Globalization put in a Godzilla-like appearance in Japan yesterday, crushing factories and leaving thousands jobless. At least that's how it felt to some Nissan employees.
Nissan Motor Company's new Brazilian boss unveiled a massive restructuring plan that will close three plants in Japan and cut 21,000 jobs from the world's fourth- largest automaker. Ever since French car company Renault saved Nissan from bankruptcy in March and appointed Carlos Ghosn its new chief operating officer, analysts have been waiting for such a move.
But for Japanese, the size of the cuts - and the uncompromising way in which they were announced - are a shock. While firms here have been restructuring at the government's urging, they have done so slowly and indirectly, through attrition and freezing new hires.
Nissan's cuts pose a direct challenge to this piecemeal approach and underscore the crisis many Japanese firms are facing - the need to reduce personnel. The ripple effect from the cuts will affect thousands who don't work for the company and provoke strong opposition from unions.
Analysts say reaction to the firm's announcement could shape Japan's future economic course. "It could pave the way for other companies here and foreshadow more aggressive restructuring," says Andrew Shipley, Tokyo-based economist for the British investment bank Schroders. "No longer will firms be able to announce ambiguous, attrition-based restructuring plans. Nissan has raised the hurdle for all these companies.
"But government reaction to this announcement will be pivotal," Mr. Shipley cautions. "If the government steps in in any way [to interfere with the cutbacks], it could be very damaging to Japan's revitalization."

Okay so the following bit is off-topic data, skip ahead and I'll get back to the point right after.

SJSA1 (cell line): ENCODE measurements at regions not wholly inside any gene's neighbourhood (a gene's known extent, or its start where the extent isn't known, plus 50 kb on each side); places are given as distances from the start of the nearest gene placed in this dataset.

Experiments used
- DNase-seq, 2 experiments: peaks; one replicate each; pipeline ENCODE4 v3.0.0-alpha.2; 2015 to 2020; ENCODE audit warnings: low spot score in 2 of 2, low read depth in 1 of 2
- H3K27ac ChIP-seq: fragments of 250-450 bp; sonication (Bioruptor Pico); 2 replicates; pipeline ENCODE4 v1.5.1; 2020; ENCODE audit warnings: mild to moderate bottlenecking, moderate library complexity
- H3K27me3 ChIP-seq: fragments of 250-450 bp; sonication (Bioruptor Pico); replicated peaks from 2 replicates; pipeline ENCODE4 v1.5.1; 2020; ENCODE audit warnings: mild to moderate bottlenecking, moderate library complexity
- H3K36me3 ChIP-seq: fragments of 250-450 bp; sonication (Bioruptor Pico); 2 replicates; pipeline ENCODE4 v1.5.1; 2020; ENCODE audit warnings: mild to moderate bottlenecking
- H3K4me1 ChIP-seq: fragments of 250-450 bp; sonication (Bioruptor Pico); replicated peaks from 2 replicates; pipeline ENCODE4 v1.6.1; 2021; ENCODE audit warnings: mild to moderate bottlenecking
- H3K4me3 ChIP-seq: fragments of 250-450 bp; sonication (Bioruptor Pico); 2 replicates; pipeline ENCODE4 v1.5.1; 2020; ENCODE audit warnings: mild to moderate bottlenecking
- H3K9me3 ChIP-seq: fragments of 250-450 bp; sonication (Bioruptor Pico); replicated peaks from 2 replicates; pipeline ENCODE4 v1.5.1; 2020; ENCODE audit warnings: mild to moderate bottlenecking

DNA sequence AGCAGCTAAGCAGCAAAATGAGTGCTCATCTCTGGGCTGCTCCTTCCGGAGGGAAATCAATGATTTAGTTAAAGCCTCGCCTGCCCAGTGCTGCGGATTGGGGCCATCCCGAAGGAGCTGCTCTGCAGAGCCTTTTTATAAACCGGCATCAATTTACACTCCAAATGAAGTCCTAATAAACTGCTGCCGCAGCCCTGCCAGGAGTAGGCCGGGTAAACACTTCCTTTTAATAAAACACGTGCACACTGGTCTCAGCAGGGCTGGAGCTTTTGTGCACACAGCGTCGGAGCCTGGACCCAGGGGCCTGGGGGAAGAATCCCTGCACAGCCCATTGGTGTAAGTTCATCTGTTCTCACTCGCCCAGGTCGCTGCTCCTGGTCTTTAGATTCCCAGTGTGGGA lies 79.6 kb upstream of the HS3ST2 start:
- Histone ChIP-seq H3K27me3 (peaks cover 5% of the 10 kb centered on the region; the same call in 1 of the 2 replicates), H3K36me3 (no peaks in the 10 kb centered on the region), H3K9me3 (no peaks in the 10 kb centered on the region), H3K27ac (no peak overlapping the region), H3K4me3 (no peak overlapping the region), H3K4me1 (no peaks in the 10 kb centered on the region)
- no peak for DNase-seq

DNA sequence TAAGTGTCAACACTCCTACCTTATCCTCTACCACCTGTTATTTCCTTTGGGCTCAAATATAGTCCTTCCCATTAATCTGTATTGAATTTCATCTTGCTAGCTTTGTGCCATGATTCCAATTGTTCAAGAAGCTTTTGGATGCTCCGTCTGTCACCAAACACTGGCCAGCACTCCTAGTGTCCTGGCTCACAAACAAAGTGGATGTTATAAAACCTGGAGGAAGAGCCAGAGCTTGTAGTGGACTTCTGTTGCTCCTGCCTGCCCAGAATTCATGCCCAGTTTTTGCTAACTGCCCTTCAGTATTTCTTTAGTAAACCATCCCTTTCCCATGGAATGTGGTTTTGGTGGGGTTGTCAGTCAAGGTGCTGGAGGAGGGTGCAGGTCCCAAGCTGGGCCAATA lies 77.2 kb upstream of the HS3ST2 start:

Mr. Ghosn, who took the reins at Nissan after Renault bought a 37 percent stake in the firm, announced the news without much sugarcoating. "Nissan is in bad shape," he said, adding that the company had no choice but to take strong action.
That will mean a 14 percent cut to the worldwide work force by April 2002, and a 30 percent reduction in domestic output. The moves are meant to return Nissan to profitability in five years.
Japan's second largest automaker has lost money for six of the last seven years and turned to Renault for rescue. The fact that a Japanese firm needed a Western "white knight" to save the day was a bitter pill to swallow.
More bitterness about the new management style is likely, as the cutbacks undermine traditions of company loyalty and lifetime employment that shape Japan's corporate culture even in recession.
"Nissan's restructuring plan is just not acceptable," declares Hiroshi Iwakura, a spokesman for the Tokyo Confederation of Trade Unions. "It will affect its contractors and the economy in areas where factories are located. We are going to ask Nissan to either put off its plans or decrease the number of laid-off workers." For economist Shipley, these attitudes demonstrate an emphasis on social harmony over financial health that is hindering economic recovery.
"Firing people is not a pleasant task in any culture," he says. "But when conditions get to the point where survival of the firm is at stake, you have no choice."
(c) Copyright 1999. The Christian Science Publishing Society